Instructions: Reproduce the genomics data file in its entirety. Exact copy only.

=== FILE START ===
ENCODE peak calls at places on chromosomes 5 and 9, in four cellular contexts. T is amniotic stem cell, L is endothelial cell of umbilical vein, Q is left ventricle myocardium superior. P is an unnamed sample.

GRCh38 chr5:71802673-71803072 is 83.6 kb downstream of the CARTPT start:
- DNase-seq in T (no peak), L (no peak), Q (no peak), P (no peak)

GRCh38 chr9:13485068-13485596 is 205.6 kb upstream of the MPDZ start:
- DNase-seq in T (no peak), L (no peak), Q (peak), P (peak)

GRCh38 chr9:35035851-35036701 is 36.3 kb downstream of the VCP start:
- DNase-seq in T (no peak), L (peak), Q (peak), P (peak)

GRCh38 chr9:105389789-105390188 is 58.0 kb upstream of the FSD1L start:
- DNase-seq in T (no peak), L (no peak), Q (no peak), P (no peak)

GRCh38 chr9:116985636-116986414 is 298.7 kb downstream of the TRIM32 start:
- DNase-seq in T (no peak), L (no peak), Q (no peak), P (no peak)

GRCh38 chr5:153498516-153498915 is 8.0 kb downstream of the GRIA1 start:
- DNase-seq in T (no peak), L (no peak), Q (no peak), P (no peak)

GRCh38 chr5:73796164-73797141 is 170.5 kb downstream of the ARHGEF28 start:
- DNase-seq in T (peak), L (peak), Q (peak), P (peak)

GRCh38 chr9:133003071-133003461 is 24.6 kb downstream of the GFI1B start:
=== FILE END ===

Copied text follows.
ENCODE peak calls at places on chromosomes 5 and 9, in four cellular contexts. T is amniotic stem cell, L is endothelial cell of umbilical vein, Q is left ventricle myocardium superior. P is an unnamed sample.

GRCh38 chr5:71802673-71803072 is 83.6 kb downstream of the CARTPT start:
- DNase-seq in T (no peak), L (no peak), Q (no peak), P (no peak)

GRCh38 chr9:13485068-13485596 is 205.6 kb upstream of the MPDZ start:
- DNase-seq in T (no peak), L (no peak), Q (peak), P (peak)

GRCh38 chr9:35035851-35036701 is 36.3 kb downstream of the VCP start:
- DNase-seq in T (no peak), L (peak), Q (peak), P (peak)

GRCh38 chr9:105389789-105390188 is 58.0 kb upstream of the FSD1L start:
- DNase-seq in T (no peak), L (no peak), Q (no peak), P (no peak)

GRCh38 chr9:116985636-116986414 is 298.7 kb downstream of the TRIM32 start:
- DNase-seq in T (no peak), L (no peak), Q (no peak), P (no peak)

GRCh38 chr5:153498516-153498915 is 8.0 kb downstream of the GRIA1 start:
- DNase-seq in T (no peak), L (no peak), Q (no peak), P (no peak)

GRCh38 chr5:73796164-73797141 is 170.5 kb downstream of the ARHGEF28 start:
- DNase-seq in T (peak), L (peak), Q (peak), P (peak)

GRCh38 chr9:133003071-133003461 is 24.6 kb downstream of the GFI1B start: